A blog dedicated to providing quotes by and posts relating to one of the most influential (and quotable!) authors of the twentieth century, G.K. Chesterton (1874-1936). If you do not know much about GKC, I suggest visiting the webpage of the American Chesterton Society as well as this wonderful Chesterton Facebook Page by a fellow Chestertonian

I also have created a list detailing examples of the influence of Chesterton if you are interested, that I work on from time to time.

(Moreover, for a list of short GKC quotes, I have created one here, citing the sources)

"...Stevenson had found that the secret of life lies in laughter and humility."

-Heretics (1905)

Monday, April 30, 2018

Humanity has passed through every sort of storm and shipwreck, but never before was it so doubtful which was the storm and which the shipwreck, and which the ship and which the ship’s crew; and what we are rescuing from what.
New York Herald Tribune Magazine, July 5th, 1931
Quoted in The Man Who Was Orthodox (1963)

Sunday, April 29, 2018

It is essential that this fundamental fallacy in the use of statistics should be got somehow into the modern mind. Such people must be made to see the point, which is surely plain enough, that it is useless to have exact figures if they are exact figures about an inexact phrase. If I say, "There are five fools in Action," it is surely quite clear that, though no mathematician can make five the same as four or six, that will not stop you or anyone else from finding a few more fools in Action.
-Eugenics and Other Evils (1922)

Saturday, April 28, 2018

[...] detail by itself means madness. The very definition of a lunatic is a man who has taken details out of their real atmosphere.
-Chesterton on Shakespeare (1971)

Friday, April 27, 2018

There is a sense in which men may be made normally happy; but there is another sense in which we may truly say, without undue paradox, that what they want is to get back to their normal unhappiness. At present they are suffering from an utterly abnormal unhappiness. They have got all the tragic elements essential to the human lot to contend with; time and death and bereavement and unrequited affection and dissatisfaction with themselves. But they have not got the elements of consolation and encouragement that ought normally to renew their hopes or restore their self-respect. They have not got vision or conviction, or the mastery of their work, or the loyalty of their household, or any form of human dignity. Even the latest Utopians, the last lingering representatives of that fated and unfortunate race, do not really promise the modern man that he shall do anything, or own anything, or in any effectual fashion be anything. They only promise that, if he keeps his eyes open, he will see something; he will see the Universal Trust or the World State or Lord Melchett coming in the clouds in glory. But the modern man cannot even keep his eyes open. He is too weary with toil and a long succession of unsuccessful Utopias. He has fallen asleep.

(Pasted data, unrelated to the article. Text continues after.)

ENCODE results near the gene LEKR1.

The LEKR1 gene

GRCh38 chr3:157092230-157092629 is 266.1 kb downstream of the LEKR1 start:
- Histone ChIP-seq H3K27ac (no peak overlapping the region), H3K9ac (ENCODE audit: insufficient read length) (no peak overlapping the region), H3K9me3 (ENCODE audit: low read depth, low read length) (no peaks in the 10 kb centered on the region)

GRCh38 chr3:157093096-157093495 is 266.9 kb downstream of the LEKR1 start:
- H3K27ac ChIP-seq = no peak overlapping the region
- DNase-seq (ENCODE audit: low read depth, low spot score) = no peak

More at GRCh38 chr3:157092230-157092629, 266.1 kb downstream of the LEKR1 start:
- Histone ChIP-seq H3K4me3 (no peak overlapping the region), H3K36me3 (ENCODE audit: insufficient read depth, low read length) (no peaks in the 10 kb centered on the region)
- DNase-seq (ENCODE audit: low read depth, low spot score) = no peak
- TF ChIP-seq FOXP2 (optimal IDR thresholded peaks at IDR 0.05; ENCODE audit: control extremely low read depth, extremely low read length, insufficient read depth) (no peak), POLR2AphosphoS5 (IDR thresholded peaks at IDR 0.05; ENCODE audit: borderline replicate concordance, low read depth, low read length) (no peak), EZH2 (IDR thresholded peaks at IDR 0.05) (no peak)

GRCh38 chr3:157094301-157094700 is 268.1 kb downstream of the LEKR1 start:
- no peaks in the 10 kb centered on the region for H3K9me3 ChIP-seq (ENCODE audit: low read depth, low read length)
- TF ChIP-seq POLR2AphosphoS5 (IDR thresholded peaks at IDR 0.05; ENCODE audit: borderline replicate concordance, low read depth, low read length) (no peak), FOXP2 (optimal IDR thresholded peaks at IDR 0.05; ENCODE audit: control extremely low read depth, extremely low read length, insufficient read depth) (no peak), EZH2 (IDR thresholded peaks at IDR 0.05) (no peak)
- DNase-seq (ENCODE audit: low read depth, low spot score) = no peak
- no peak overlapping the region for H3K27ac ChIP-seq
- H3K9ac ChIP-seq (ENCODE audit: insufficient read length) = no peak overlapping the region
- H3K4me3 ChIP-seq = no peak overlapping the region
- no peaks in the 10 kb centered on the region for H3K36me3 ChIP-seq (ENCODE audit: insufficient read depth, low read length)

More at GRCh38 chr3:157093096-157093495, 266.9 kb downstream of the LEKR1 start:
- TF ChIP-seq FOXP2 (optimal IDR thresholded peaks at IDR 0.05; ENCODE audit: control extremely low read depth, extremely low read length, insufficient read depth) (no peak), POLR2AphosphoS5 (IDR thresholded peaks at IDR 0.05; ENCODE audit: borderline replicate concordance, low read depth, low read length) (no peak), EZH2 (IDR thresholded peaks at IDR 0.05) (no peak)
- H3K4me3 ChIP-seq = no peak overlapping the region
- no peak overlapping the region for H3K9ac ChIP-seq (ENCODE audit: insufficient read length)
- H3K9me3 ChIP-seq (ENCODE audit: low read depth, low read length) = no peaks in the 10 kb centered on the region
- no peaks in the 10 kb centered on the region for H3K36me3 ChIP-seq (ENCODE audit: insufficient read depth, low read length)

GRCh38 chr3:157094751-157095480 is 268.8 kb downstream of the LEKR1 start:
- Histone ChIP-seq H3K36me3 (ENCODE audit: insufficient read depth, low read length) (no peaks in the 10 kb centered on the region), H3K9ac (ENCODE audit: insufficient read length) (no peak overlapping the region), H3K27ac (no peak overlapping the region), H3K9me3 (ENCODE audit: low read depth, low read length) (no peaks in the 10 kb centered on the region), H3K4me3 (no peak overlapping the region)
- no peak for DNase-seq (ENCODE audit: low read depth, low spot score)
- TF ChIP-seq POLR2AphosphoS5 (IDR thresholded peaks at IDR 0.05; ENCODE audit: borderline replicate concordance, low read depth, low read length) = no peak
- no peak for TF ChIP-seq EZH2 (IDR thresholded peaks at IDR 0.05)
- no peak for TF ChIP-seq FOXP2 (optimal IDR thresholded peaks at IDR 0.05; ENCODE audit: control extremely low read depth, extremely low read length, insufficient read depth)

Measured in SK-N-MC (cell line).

October 20, 1928, G.K.'s Weekly
[quoted in Wisdom and Innocence, Joseph Pearce,]

Thursday, April 26, 2018

I must frankly say that Bernard Shaw always seems to me to use the word God not only without any idea of what it means, but without one moment’s thought about what it could possibly mean. He said to some atheist, “Never believe in a God that you cannot improve on.” The atheist (being a sound theologian) naturally replied that one should not believe in a God whom one could improve on; as that would show that he was not God. In the same style in Major Barbara the heroine ends by suggesting that she will serve God without personal hope, so that she may owe nothing to God and He owe everything to her.  It does not seem to strike her that if God owes everything to her He is not God. These things affect me merely as tedious perversions of a phrase. It is as if you said, “I will never have a father unless I have begotten him.”
-George Bernard Shaw (1909)

Wednesday, April 25, 2018

The devil can quote Scripture for his purpose; and the text of Scripture which he now most commonly quotes is, 'The kingdom of heaven is within you.' That text has been the stay and support of more Pharisees and prigs and self-righteous spiritual bullies than all the dogmas in creation; it has served to identify self-satisfaction with the peace that passes all understanding. And the text to be quoted in answer to it is that which declares that no man can receive the kingdom except as a little child. What we are to have inside is the childlike spirit; but the childlike spirit is not entirely concerned about what is inside. It is the first mark of possessing it that one is interested in what is outside. The most childlike thing about a child is his curiosity and his appetite and his power of wonder at the world. We might almost say that the whole advantage of having the kingdom within is that we look for it somewhere else.